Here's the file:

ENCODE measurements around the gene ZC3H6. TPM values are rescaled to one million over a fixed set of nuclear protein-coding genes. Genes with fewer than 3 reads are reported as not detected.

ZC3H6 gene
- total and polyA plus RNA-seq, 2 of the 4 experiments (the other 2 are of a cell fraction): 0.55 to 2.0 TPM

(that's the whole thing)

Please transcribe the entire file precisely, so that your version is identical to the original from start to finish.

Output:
ENCODE measurements around the gene ZC3H6. TPM values are rescaled to one million over a fixed set of nuclear protein-coding genes. Genes with fewer than 3 reads are reported as not detected.

ZC3H6 gene
- total and polyA plus RNA-seq, 2 of the 4 experiments (the other 2 are of a cell fraction): 0.55 to 2.0 TPM